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The sources of "art music" throughout the world have always been manifold, with each music a mixture of influences in its own right. Over the past century, however, musical hybridity has become increasingly radical and explicit. Such mixtures have emerged from musical cultures as diverse as China (Chou Wen-chung), Korea (Byung Ki Hwang), Indonesia (Nano S), Japan (Takemitsu), African-American culture (from Ellington to Braxton), as well as European and American cultures (from Bartók and Stravinsky to Harrison). The emergence of these hybrids suggest the arrival of a multilingual "world art music" unanchored to a single cultural context. Because of the cultural complexity of each alloyed style in each unique composition, world art music offers unprecedented challenges and opportunities for composers, performers, and listeners.
Because of the backgrounds and expertise of most of our faculty, the UCSC program requires at the outset a sophisticated theoretical and compositional control of Western styles and techniques. Upon entrance, however, we offer opportunities for wide-ranging cross-cultural study and collaboration. UCSC’s internationally- recognized composition faculty in world music composition is supported by an equally distinguished faculty of performers, ethnomusicologists, and musicologists who offer expertise in some of the diverse classical and vernacular musics of Korea, China, Indonesia, India, Uzbekistan, Latin America, Africa, Europe, and the United States. While most faculty and graduate student composers in our department are open to a wide range of influences, most find that immersion in a single non-Western or vernacular musical style in cultural context fosters the most profound and genuine stylistic synthesis.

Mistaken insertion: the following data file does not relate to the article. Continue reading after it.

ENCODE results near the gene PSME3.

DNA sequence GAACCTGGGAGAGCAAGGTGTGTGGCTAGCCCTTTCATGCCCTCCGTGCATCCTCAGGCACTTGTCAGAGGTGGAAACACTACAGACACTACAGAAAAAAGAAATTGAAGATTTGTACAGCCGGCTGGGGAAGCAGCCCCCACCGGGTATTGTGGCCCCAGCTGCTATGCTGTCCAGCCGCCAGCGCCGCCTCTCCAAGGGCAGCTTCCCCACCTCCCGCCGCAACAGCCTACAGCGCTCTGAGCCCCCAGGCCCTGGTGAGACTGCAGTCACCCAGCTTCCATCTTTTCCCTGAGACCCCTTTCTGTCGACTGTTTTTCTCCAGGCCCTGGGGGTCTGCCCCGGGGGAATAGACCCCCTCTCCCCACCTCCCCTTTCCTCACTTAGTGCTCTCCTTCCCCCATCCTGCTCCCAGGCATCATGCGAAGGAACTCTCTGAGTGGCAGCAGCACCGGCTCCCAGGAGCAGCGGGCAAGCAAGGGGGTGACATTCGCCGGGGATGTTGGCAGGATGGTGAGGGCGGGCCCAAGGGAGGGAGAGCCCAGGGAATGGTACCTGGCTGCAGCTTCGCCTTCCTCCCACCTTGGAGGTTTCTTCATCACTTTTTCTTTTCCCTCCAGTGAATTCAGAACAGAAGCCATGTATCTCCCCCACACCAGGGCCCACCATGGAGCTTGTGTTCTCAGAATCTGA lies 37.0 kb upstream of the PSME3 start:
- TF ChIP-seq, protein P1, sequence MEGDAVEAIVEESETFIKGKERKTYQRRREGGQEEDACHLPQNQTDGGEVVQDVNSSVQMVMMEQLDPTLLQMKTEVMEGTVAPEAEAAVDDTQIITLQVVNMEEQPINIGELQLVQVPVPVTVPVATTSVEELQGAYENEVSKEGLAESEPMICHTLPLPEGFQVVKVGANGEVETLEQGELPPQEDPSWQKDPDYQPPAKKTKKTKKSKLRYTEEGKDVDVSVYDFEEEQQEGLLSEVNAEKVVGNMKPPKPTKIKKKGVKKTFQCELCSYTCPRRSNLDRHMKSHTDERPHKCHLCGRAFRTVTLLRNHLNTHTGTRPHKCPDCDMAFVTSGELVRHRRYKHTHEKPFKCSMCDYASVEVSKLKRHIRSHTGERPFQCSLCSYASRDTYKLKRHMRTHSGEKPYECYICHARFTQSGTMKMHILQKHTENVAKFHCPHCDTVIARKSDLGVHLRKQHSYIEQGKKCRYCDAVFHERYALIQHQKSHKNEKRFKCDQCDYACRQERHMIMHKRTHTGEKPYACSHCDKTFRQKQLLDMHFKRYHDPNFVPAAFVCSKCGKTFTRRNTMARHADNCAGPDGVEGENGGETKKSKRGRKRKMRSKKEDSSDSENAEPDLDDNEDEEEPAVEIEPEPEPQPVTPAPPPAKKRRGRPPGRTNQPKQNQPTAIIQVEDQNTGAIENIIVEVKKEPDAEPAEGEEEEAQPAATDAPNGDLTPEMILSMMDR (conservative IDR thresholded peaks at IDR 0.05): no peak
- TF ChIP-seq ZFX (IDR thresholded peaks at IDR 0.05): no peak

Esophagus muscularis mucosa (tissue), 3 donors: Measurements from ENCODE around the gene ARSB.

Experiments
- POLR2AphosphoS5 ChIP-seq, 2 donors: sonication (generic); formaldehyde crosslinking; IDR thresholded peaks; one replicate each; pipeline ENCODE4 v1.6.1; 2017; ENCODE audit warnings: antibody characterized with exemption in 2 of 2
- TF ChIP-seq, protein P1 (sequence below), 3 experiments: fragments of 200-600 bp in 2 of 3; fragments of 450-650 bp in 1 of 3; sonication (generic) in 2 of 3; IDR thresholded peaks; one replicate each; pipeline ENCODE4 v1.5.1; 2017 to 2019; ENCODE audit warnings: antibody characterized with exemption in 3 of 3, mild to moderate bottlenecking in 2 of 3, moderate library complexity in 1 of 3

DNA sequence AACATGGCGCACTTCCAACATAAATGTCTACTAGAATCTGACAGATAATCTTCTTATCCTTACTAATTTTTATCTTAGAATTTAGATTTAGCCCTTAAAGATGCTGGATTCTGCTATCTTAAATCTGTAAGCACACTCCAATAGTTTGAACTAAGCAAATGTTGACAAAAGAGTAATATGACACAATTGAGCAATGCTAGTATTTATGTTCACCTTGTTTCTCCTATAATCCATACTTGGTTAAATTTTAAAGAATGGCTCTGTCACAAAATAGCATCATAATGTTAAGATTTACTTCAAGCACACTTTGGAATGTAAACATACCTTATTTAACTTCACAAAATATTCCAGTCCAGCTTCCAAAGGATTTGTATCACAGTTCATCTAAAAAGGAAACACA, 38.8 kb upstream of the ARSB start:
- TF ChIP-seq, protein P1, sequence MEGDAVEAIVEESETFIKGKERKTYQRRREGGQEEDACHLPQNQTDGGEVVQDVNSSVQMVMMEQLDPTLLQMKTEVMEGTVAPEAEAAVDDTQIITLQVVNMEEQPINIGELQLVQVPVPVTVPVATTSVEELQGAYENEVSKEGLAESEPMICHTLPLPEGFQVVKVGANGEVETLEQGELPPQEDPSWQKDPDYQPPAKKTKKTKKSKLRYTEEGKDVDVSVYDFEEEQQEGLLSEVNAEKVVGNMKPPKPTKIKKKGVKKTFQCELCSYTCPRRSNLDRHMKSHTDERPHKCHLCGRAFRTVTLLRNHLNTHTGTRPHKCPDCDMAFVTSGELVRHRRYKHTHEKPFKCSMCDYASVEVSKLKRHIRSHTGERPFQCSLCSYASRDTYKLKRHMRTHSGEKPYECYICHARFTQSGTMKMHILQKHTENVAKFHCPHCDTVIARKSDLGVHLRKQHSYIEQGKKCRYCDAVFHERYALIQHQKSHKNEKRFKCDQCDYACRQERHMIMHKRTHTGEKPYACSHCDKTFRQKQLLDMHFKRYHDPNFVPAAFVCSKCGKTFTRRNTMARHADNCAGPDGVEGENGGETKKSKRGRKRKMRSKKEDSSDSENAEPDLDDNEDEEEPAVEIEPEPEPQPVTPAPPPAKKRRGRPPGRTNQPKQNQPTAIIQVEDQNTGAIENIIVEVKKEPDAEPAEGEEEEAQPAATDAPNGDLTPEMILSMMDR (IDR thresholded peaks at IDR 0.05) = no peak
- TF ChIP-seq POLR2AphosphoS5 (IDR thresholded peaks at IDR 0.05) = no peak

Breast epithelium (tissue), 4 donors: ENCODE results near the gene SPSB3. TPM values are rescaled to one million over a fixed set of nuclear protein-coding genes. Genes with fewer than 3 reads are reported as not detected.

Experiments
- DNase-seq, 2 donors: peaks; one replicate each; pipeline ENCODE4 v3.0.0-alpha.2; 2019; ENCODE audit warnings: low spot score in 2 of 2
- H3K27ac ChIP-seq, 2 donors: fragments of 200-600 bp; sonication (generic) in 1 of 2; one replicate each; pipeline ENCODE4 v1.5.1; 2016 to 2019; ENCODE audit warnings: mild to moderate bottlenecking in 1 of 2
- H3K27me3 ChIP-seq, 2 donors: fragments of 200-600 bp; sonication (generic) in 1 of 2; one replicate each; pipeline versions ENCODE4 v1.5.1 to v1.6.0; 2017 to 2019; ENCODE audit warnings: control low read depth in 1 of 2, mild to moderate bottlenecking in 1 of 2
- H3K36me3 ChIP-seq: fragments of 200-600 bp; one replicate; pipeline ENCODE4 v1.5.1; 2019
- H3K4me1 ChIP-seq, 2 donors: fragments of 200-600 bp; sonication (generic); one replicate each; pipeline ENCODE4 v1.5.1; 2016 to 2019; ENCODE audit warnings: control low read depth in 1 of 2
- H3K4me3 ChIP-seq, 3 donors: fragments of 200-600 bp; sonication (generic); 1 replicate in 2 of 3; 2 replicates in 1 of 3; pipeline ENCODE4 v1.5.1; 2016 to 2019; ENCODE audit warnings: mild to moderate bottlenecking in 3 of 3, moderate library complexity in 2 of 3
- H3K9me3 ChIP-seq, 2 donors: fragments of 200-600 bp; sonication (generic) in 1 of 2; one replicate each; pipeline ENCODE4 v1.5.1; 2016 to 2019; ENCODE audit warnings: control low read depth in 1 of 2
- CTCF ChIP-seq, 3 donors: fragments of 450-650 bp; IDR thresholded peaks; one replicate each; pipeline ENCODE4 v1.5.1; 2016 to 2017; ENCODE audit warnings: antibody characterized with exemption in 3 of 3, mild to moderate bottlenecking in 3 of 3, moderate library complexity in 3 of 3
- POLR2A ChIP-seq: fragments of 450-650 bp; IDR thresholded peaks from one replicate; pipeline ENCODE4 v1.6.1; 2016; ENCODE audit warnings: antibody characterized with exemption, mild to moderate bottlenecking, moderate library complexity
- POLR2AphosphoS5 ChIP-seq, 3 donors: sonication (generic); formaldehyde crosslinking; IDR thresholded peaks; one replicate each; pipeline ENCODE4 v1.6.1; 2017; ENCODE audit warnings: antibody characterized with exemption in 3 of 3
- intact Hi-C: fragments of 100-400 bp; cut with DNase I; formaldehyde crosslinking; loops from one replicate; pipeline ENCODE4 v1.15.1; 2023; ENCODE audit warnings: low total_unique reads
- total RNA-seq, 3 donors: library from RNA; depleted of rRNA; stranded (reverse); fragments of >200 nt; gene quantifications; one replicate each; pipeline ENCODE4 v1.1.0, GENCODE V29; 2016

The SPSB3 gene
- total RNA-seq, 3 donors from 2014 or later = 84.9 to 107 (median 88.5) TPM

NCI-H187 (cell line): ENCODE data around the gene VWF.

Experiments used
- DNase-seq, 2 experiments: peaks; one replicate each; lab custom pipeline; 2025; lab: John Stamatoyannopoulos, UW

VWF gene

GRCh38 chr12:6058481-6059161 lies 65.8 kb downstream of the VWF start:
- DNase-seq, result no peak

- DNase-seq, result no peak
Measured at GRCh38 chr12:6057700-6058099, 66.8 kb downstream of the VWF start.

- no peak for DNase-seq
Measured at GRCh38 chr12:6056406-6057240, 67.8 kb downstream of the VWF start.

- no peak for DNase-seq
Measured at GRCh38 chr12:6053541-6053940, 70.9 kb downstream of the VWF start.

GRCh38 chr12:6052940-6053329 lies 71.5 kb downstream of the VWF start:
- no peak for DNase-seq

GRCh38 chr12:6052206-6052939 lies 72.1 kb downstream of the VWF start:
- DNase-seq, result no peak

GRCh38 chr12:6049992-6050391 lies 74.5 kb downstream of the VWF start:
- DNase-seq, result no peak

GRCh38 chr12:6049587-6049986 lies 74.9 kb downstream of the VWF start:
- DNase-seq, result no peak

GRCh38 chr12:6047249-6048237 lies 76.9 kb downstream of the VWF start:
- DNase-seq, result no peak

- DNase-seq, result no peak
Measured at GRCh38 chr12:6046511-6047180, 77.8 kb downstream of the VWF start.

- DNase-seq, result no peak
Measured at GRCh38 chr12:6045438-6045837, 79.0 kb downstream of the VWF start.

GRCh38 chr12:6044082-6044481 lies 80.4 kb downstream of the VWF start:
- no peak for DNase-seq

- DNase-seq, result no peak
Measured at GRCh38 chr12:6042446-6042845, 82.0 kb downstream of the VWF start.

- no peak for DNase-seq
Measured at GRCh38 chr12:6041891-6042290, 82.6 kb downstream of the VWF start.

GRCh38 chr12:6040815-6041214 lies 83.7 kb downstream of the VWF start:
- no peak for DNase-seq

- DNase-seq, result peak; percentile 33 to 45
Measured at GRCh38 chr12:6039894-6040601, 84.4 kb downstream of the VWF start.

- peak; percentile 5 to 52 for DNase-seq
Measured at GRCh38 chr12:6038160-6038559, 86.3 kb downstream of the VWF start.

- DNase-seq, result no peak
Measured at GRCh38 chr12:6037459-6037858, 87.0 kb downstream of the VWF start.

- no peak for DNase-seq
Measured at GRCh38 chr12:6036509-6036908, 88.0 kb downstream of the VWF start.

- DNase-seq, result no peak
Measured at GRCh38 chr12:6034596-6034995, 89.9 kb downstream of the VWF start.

Along with many of our contemporaries, UCSC faculty Hi Kyung Kim, David Evan Jones, Karlton Hester, and a number of our graduate students have intensified this cross-cultural exchange by creating compositions in which musicians expert in certain styles of Korean, North Indian, Balinese, Sundanese, Global African, or Bulgarian music have collaborated as performers and — in a few cases — as spontaneous co-creators of our compositions.
Composers in our department work with scholars and performers to design individual programs to strongly support highly individual graduate student interests and goals. While our program does entail scholarly study and research, this work generally finds its ultimate expression in the form of new hybrid musical styles, new improvised performances, new "world music composition."